On arrival in this city I was no doubt surprised by the icy cold weather, which for someone who has never experienced a winter in the Northern Hemisphere, has taken a while to adapt to. That said, once here I found myself immediately immersed in COP15 activities. Once I had done my two and a half hours in the registration queue I finally entered the Bella Centre.

While a number of events were attended it was obvious from this first eventful day that its easy to get absorbed into the various research endeavours as well as the stance of different countries under the negotiations. Most apparent is that developing countries are not willing to the Kyoto Protocol be omitted from the debate. Most developed countries are of the opinion that such a deal, which is not ratified by big emitters like the US and China, would get us nowhere in reaching the low carbon path that such an international deal is meant to. Further, there were attempts by Annex I parties to do away with the Kyoto Protocol. This attempt was responded to by a brief walk-out by some developing countries led by the African Group. Soon after these concerns were voiced activists had their say in their own unique way…

It’s virtually impossible to escape the talks – one can leave the Bella Center after a long day and still be traveling home amongst the many ‘Hopenhagen’ signs. The message being that now is the time for change, now is the time at which real action can be taken. Amongst the flurry of crowds here at the Bella on a daily basis one never forgets that to have faith. Even if some of us can’t be taking the difficult decisions at least voices can be raised and hopefully heard…

As an observer at this conference there is an exciting selection of side-events to attend. Some of those I’ve engaged in thus far include a meet and greet with the part of the SA delegation, analysis of the potential for sectoral crediting in developing countries by PointCarbon, the experiences of emissions-trading schemes in the US and EU and the potential therefore in Australia and just this morning I sat in on a talk about Climate Justice and Sustainable Development. It’s definitely been an enriching experience for us as researchers and in fact, it’s been hard to choose amongst the many side-events!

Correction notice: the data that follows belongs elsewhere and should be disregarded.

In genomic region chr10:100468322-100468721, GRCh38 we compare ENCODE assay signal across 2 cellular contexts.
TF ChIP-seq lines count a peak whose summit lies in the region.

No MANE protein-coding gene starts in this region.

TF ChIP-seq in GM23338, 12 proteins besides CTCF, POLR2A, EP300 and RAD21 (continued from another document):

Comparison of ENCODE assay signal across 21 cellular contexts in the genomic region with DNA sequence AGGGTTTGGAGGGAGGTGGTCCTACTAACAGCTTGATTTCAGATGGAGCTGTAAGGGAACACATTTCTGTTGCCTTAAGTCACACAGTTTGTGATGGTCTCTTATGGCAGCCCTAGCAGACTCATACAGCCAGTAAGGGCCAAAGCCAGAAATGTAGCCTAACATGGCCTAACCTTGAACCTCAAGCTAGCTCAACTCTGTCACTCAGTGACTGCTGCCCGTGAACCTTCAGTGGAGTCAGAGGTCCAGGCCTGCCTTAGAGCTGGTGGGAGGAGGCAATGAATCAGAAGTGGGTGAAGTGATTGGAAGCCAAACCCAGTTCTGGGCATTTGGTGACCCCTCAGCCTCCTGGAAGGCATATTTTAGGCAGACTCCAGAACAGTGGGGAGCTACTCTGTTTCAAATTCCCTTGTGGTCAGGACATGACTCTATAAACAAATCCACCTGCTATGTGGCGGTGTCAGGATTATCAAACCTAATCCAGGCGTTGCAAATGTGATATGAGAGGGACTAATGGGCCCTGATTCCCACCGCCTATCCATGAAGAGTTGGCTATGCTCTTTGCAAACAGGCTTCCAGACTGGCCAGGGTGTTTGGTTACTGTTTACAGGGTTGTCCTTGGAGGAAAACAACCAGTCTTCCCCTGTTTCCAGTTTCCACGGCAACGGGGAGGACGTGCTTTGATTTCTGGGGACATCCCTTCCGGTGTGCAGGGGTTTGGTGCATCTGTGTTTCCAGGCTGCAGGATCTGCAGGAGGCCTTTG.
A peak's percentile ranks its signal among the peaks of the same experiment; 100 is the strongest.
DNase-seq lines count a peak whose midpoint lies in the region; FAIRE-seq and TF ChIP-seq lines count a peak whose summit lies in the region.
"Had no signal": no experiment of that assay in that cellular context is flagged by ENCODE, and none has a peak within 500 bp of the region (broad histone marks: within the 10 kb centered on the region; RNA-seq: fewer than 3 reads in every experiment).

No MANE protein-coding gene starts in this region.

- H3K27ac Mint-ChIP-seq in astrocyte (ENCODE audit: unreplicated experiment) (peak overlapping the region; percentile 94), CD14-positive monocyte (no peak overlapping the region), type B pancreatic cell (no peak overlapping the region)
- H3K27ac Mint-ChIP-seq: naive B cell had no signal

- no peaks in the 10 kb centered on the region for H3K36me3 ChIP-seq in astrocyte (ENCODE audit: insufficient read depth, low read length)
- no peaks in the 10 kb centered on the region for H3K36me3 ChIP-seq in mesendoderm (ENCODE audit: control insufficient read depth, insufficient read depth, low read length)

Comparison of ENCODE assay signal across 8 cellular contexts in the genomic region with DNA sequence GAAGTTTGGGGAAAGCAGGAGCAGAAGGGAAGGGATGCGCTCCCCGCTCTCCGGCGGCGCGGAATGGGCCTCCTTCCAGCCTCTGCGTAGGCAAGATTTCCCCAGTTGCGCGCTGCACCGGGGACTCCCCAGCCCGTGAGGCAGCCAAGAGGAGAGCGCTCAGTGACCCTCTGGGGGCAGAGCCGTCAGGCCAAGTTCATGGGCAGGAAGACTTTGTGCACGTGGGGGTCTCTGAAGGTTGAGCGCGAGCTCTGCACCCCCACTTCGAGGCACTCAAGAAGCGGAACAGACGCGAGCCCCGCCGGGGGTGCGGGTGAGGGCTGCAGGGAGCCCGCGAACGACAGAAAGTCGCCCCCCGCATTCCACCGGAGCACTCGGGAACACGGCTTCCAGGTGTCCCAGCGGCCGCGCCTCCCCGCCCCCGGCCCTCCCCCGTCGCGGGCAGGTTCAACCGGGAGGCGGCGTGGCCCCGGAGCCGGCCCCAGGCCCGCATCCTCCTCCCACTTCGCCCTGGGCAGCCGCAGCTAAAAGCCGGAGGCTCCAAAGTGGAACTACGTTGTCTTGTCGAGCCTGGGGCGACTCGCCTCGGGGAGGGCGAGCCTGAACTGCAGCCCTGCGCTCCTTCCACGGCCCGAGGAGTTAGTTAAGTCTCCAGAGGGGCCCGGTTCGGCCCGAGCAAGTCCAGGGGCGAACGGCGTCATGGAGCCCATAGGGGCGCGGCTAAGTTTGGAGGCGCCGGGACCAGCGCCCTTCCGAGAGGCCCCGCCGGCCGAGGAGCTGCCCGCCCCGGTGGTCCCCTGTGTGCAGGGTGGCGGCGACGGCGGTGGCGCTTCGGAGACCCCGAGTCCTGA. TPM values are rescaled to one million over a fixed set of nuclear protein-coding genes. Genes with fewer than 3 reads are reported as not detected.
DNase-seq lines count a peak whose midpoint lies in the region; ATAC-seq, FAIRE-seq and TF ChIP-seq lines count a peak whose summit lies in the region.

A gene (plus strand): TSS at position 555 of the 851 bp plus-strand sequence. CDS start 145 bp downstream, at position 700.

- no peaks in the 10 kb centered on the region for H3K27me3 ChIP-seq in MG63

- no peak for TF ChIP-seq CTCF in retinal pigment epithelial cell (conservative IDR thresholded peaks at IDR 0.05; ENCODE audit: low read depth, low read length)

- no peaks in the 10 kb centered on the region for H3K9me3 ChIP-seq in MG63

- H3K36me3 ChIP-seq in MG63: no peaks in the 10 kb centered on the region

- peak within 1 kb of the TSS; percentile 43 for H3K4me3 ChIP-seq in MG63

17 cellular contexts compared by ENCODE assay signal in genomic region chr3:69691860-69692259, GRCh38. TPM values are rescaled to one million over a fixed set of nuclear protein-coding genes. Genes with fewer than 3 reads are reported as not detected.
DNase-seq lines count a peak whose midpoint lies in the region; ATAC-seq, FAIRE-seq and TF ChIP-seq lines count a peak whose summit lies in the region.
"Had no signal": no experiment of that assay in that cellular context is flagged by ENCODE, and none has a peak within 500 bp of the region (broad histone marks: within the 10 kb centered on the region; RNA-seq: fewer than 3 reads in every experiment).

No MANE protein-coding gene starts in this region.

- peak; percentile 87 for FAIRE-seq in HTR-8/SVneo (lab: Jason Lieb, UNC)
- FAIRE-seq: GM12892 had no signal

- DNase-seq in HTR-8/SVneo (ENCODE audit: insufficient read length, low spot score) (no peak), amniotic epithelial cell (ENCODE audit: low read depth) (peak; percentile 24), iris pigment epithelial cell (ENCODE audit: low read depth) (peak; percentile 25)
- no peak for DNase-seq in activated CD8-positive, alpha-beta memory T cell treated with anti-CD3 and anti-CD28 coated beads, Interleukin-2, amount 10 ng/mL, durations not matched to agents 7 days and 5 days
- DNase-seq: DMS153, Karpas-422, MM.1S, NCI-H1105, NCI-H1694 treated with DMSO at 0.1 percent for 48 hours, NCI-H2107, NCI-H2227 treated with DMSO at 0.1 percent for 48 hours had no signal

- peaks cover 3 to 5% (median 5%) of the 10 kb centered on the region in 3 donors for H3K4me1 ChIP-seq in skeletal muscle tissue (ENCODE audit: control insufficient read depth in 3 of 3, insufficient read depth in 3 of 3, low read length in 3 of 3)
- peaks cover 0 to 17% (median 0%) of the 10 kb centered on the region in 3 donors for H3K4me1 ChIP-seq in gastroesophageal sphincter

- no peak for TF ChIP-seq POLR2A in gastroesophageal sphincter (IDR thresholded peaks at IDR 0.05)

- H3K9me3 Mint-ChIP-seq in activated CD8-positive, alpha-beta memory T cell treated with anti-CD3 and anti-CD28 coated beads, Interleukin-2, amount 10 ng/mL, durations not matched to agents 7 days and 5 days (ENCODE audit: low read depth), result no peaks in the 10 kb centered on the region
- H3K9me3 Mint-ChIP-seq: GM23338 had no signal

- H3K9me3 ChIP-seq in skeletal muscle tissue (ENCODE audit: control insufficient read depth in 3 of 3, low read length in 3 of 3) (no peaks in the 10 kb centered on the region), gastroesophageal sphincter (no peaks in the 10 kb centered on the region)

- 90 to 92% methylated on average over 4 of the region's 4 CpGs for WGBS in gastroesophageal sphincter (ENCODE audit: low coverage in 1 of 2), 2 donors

Some of the working group sessions have been closed to NGOs. In addition, the participation of NGOs and IGOs is being curtailed substantially especially on the last day (this coming friday) when only 90 representatives from NGOs will be allowed into the Bella Center. So here’s hoping that the process continues to remain transparent.

Watch this space for more updates!


On arrival in this city I was no doubt surprised by the icy cold weather, which for someone who has never experienced a winter in the Northern Hemisphere, has taken a while to adapt to. That said, once here I found myself immediately immersed in COP15 activities. Once I had done my two and a half hours in the registration queue I finally entered the ‘Bella Centre’.


Meeting the SA delegation – off the record discussion but made time for us

ICAP side-event

It’s hard to miss the ‘Hopenhagen’ term which the city of Copenhagen has now been dubbed for its efforts to make a deal. While I will live in the Bella Center for the next two days I am quite aware of the fact that the debate is not in isolation of this building. The local newspapers are

On Monday, Ministers started engaging in the negotiations under the guidance of the COP President, Danish Climate Minister Connie Hedegaard.  This is unusual – at a typical COP, Ministers come only for the last three days and spend most time making national statements and holding bi-lateral meetings.  Copenhagen is different.  A whole list of ‘crunch issues’ has been kicked from the negotiator level to that of Ministers. (For a sense of the issues, see earlier posting on Week 2).

This created some confusion, as the process sought to figure out what is done at political and technical levels.   There was also quite a bit of time spent on ensure that the issues under the Kyoto Protocol were not left out – pushed by Africa and with Latin American countries – the Bolivarian alliance – insisting strongly and keeping the plenary going for a long time.

Eventually negotiators started working around 7 pm, with most groups working well into the night – some into early morning and their faciliators right through. There is little movement yet – but the iterations between Ministers and officials needs to settle in. All is still possible, but so far there is not much substance in the deal.  Seasoned negotiators are still calling this ‘early days’.  The NGOs following the process are not as sanguine – it is already very late from the point of view of the climate.